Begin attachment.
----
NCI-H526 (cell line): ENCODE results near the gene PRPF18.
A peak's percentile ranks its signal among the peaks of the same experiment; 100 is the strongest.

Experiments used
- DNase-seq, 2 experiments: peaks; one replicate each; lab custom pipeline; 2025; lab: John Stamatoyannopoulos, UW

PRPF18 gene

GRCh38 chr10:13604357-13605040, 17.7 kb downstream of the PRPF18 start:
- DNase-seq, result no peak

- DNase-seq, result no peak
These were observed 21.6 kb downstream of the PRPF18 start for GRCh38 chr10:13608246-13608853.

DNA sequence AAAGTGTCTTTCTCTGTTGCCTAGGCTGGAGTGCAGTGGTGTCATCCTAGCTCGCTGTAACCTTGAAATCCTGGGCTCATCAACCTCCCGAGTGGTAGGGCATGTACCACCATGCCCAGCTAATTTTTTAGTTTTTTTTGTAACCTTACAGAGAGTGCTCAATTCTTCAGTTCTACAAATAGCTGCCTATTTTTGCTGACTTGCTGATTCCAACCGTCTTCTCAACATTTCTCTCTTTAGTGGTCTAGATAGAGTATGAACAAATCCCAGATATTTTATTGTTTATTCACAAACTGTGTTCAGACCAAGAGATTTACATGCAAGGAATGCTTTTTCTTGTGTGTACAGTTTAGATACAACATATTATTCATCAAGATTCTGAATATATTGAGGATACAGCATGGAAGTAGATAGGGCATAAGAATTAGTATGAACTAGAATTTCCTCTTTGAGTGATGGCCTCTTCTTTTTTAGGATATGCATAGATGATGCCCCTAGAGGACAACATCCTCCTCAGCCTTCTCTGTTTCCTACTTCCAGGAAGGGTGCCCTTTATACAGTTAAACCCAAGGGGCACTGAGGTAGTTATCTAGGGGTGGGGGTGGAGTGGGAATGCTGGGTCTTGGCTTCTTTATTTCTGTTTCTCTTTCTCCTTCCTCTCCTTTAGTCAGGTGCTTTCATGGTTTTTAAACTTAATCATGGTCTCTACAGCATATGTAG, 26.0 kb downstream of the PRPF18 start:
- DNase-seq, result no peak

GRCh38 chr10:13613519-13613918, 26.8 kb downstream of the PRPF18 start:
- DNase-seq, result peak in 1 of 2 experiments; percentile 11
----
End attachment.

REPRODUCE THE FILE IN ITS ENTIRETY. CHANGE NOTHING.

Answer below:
NCI-H526 (cell line): ENCODE results near the gene PRPF18.
A peak's percentile ranks its signal among the peaks of the same experiment; 100 is the strongest.

Experiments used
- DNase-seq, 2 experiments: peaks; one replicate each; lab custom pipeline; 2025; lab: John Stamatoyannopoulos, UW

PRPF18 gene

GRCh38 chr10:13604357-13605040, 17.7 kb downstream of the PRPF18 start:
- DNase-seq, result no peak

- DNase-seq, result no peak
These were observed 21.6 kb downstream of the PRPF18 start for GRCh38 chr10:13608246-13608853.

DNA sequence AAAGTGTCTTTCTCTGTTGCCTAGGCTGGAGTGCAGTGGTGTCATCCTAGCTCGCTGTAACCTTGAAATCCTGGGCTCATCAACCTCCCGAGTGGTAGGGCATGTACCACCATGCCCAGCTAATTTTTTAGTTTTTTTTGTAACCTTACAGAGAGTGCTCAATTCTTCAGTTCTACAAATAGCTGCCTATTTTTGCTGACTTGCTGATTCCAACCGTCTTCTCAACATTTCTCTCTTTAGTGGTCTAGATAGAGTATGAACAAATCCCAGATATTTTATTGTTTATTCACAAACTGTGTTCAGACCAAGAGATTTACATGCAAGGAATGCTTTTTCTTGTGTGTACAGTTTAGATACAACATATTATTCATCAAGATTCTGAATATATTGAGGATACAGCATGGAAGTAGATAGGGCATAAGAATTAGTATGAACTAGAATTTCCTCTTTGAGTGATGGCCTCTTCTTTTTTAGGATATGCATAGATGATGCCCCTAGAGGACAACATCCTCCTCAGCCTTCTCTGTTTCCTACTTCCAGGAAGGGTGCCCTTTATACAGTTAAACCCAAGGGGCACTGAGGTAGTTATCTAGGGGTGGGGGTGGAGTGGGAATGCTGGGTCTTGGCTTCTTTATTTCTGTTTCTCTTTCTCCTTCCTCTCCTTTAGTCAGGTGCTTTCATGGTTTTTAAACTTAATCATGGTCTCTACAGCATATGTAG, 26.0 kb downstream of the PRPF18 start:
- DNase-seq, result no peak

GRCh38 chr10:13613519-13613918, 26.8 kb downstream of the PRPF18 start:
- DNase-seq, result peak in 1 of 2 experiments; percentile 11